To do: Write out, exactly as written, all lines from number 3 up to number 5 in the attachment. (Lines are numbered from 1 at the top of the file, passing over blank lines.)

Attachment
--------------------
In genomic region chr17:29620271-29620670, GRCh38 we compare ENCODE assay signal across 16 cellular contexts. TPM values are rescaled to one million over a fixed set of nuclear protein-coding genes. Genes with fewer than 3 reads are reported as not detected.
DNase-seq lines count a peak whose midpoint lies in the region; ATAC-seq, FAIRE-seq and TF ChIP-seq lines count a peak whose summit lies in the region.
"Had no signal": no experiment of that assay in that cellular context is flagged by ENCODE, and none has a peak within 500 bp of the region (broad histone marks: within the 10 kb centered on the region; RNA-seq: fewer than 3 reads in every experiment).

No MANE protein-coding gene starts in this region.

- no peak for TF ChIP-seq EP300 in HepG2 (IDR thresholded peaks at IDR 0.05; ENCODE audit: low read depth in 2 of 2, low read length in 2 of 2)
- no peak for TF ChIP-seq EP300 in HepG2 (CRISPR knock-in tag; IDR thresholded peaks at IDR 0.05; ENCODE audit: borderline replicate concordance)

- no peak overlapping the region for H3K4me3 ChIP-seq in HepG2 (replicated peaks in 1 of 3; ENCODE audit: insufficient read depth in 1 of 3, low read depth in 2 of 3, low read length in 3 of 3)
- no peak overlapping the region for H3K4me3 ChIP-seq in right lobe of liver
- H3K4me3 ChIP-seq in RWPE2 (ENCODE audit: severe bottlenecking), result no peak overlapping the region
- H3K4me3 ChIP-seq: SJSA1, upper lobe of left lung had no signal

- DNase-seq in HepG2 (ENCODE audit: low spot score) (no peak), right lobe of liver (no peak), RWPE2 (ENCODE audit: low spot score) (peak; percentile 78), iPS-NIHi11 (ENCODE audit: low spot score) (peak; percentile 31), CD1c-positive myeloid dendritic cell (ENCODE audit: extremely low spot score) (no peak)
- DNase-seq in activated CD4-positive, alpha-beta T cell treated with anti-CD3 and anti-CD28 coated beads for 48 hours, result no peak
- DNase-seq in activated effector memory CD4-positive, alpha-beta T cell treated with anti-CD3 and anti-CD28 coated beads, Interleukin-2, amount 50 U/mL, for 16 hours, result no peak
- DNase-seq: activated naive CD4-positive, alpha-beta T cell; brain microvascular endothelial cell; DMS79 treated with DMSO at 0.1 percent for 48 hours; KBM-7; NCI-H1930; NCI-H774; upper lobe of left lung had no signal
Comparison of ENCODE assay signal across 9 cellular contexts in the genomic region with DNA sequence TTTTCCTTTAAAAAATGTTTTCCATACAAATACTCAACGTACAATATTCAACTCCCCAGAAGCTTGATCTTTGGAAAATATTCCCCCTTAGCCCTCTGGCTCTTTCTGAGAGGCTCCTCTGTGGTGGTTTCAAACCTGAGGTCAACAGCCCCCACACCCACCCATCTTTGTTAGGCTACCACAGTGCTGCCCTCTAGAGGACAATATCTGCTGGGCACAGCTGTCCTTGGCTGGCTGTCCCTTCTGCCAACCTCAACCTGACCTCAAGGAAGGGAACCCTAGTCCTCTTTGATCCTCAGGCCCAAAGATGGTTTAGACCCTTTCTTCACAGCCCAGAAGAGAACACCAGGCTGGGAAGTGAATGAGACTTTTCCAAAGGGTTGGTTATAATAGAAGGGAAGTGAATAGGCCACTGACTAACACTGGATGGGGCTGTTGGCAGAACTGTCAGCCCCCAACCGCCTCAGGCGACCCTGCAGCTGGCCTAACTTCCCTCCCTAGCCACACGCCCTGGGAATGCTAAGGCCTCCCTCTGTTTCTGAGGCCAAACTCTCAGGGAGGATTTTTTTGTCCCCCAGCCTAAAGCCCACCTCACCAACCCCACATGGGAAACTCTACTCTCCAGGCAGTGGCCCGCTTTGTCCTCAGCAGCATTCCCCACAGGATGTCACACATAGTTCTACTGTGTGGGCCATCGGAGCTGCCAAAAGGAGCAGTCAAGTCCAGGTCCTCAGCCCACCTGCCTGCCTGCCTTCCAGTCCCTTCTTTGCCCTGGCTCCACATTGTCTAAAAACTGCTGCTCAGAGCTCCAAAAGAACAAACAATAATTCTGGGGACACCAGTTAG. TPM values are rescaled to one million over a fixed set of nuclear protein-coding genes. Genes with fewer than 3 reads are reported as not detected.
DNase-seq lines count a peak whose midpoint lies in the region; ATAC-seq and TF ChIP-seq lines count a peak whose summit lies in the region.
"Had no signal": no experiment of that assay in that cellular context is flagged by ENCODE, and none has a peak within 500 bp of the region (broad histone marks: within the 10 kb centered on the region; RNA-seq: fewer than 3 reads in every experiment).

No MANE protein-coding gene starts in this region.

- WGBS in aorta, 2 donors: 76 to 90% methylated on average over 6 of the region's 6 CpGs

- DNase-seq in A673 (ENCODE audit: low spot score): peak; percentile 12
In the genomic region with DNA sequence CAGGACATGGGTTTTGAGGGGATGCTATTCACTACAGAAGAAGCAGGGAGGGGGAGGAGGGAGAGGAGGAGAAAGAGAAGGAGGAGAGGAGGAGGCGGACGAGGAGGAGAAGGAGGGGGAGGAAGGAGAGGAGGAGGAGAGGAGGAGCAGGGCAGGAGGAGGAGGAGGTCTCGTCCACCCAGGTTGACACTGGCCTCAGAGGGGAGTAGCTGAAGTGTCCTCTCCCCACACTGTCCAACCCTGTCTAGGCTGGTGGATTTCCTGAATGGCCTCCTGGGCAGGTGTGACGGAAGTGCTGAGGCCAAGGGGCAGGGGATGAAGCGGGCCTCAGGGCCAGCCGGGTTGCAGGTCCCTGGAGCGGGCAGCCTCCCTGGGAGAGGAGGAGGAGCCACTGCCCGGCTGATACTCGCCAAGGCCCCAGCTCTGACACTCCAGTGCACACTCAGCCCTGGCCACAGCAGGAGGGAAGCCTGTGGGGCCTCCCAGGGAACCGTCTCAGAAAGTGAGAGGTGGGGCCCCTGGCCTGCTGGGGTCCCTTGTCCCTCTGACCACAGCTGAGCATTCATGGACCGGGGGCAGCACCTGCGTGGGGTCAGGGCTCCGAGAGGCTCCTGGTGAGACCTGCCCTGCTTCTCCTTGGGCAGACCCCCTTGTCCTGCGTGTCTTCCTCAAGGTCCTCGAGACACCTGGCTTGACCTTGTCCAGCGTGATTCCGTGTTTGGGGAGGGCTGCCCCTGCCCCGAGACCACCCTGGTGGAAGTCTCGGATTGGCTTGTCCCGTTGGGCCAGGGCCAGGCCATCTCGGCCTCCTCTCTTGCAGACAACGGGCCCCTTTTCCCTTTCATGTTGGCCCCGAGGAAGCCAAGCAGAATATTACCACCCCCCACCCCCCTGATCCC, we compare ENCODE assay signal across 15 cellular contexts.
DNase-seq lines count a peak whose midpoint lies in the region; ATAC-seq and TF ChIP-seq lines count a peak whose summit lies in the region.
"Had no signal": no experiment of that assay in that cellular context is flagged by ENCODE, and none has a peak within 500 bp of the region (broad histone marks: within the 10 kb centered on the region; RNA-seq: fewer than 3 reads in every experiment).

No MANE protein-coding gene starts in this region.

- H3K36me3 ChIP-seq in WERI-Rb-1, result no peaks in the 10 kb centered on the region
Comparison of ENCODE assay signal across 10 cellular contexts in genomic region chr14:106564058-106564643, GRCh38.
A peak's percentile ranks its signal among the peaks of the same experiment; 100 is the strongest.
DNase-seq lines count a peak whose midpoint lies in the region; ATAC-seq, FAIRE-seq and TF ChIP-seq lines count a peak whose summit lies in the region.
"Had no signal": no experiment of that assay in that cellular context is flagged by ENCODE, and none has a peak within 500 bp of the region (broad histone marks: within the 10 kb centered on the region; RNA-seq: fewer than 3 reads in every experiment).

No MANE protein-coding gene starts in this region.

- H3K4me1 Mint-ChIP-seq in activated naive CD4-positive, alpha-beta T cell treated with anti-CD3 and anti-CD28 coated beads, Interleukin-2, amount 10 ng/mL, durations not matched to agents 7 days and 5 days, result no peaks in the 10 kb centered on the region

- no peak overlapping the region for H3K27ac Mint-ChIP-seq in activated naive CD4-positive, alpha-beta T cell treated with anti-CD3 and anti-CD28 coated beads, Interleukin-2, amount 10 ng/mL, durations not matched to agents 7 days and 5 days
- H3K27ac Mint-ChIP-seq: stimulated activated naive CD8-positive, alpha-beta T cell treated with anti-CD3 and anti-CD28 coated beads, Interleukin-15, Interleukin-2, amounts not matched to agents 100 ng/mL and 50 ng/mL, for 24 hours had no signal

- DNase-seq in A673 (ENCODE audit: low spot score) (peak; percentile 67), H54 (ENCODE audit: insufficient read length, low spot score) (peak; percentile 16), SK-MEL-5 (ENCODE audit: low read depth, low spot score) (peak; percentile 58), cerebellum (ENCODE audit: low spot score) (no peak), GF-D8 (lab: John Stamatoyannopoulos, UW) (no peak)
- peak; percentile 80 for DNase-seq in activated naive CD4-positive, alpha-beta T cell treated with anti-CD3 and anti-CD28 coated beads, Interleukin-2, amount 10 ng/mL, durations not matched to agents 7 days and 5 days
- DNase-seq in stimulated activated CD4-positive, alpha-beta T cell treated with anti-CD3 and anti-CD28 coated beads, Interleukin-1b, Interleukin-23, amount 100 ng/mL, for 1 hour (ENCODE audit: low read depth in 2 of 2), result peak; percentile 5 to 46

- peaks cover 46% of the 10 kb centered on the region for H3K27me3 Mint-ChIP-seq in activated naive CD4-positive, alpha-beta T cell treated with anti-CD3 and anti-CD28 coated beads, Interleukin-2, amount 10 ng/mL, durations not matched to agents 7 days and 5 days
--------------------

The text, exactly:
"Had no signal": no experiment of that assay in that cellular context is flagged by ENCODE, and none has a peak within 500 bp of the region (broad histone marks: within the 10 kb centered on the region; RNA-seq: fewer than 3 reads in every experiment).

No MANE protein-coding gene starts in this region.

- no peak for TF ChIP-seq EP300 in HepG2 (IDR thresholded peaks at IDR 0.05; ENCODE audit: low read depth in 2 of 2, low read length in 2 of 2)